Microsoft said Monday that Iranian state-backed hackers are exploiting the Zerologon vulnerability in real-world hacking. A successful attack would enable hackers to take over servers known as domain controllers (DCs), which are at the heart of most enterprise networks, and give intruders complete control over their targets.
Microsoft said in a brief tweet today that the Iran attack was detected by the Microsoft Threat Intelligence Center (MSTIC) and had been going on for at least two weeks.
MSTIC linked the attacks to an Iranian hacking group that the company tracked down, known as MERCURY, but their MuddyWatter nicknames are better known.
The group is believed to be a contractor for the Iranian government and works under the orders of iran’s main intelligence and military unit, the Islamic Revolutionary Guard Corps.
According to Microsoft’s Digital Defense Report, the organization has historically targeted non-governmental organizations, intergovernmental organizations, government humanitarian aid and human rights organizations.
Nevertheless, Microsoft said the recent goals of MERCURY include “the goal of heavily involving refugees” and “network technology providers in the Middle East”.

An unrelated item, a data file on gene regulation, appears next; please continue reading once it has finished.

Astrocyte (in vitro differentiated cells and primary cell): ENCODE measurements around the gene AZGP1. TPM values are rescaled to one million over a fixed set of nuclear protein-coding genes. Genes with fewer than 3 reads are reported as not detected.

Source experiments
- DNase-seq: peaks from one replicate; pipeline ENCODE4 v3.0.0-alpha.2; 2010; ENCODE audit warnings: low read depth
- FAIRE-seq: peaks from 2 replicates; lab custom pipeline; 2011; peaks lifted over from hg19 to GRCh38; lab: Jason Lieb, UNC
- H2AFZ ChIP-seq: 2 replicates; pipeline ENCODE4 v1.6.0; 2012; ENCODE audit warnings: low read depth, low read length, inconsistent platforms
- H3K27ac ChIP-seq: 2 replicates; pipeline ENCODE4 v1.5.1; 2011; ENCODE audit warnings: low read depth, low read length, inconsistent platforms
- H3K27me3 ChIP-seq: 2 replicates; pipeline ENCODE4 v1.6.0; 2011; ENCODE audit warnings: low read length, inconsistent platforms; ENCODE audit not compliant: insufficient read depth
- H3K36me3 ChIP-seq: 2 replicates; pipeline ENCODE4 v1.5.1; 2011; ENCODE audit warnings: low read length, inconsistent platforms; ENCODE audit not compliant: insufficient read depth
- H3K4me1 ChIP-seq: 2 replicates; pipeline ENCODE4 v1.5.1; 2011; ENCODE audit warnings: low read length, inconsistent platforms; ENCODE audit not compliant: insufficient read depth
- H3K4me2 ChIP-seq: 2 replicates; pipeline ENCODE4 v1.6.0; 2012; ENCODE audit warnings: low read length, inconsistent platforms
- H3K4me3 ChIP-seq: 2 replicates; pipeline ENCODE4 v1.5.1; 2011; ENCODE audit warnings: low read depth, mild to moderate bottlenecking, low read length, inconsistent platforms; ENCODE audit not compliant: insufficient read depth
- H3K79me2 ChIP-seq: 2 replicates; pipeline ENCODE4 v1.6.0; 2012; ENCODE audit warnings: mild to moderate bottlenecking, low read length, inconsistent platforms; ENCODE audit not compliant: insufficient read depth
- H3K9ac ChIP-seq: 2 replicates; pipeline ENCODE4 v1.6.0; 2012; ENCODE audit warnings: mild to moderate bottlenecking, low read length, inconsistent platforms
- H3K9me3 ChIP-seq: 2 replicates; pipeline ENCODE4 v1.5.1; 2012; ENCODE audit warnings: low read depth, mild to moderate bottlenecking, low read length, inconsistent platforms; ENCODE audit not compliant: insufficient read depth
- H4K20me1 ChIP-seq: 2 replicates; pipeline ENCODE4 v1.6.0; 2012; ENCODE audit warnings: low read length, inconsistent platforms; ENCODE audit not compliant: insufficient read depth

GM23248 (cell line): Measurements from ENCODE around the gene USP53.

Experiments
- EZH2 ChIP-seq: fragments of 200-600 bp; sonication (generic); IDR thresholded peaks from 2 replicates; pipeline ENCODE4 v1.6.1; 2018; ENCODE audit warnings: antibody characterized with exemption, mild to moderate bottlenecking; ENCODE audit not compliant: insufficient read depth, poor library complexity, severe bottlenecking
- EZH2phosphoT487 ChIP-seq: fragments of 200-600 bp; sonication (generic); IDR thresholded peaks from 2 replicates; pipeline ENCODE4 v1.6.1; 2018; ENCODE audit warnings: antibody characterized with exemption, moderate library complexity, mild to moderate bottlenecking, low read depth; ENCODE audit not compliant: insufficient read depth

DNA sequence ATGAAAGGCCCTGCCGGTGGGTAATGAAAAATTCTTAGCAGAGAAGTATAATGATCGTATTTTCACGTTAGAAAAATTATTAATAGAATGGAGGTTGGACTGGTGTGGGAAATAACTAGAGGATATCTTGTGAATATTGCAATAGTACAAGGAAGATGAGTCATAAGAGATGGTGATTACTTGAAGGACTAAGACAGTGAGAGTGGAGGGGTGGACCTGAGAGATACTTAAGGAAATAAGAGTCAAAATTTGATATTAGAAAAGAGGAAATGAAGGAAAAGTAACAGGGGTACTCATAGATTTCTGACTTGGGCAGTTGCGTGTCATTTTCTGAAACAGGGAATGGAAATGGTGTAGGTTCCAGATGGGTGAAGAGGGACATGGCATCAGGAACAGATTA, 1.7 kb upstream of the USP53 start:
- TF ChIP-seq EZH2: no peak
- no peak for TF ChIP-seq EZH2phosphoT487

Zerologon has been described by many as the most dangerous bug revealed this year. The bug is a vulnerability in Netlogon, a protocol used by Windows systems to authenticate Windows servers that run as domain controllers. The Zerogon vulnerability allows hackers to take over an unfeded domain controller, giving them complete control of a company’s internal network.
Attacks usually need to be carried out from an internal network, but remote attacks can also be carried out over the Internet if the domain controller is exposed to the Internet.
Microsoft released a patch of Zerogon (CVE-2020-1472) in August, but the first detailed article about the bug was released in September, delaying most attacks.
But when security researchers delayed releasing details and giving system administrators more time to patch, Zerologon’s weaponization proof-of-concept code was released almost on the same day as the details, triggering the first wave of attacks in a few days.
After the vulnerability was disclosed, the Department of Homeland Security gave federal agencies three days to patch or disconnect domain controllers from federal networks to prevent attacks, which the agency expected to arrive a few days later.
The MERCURY attack appears to have started about a week after the concept verification code was released, around the same time Microsoft began detecting the first Zerogon exploit attempt.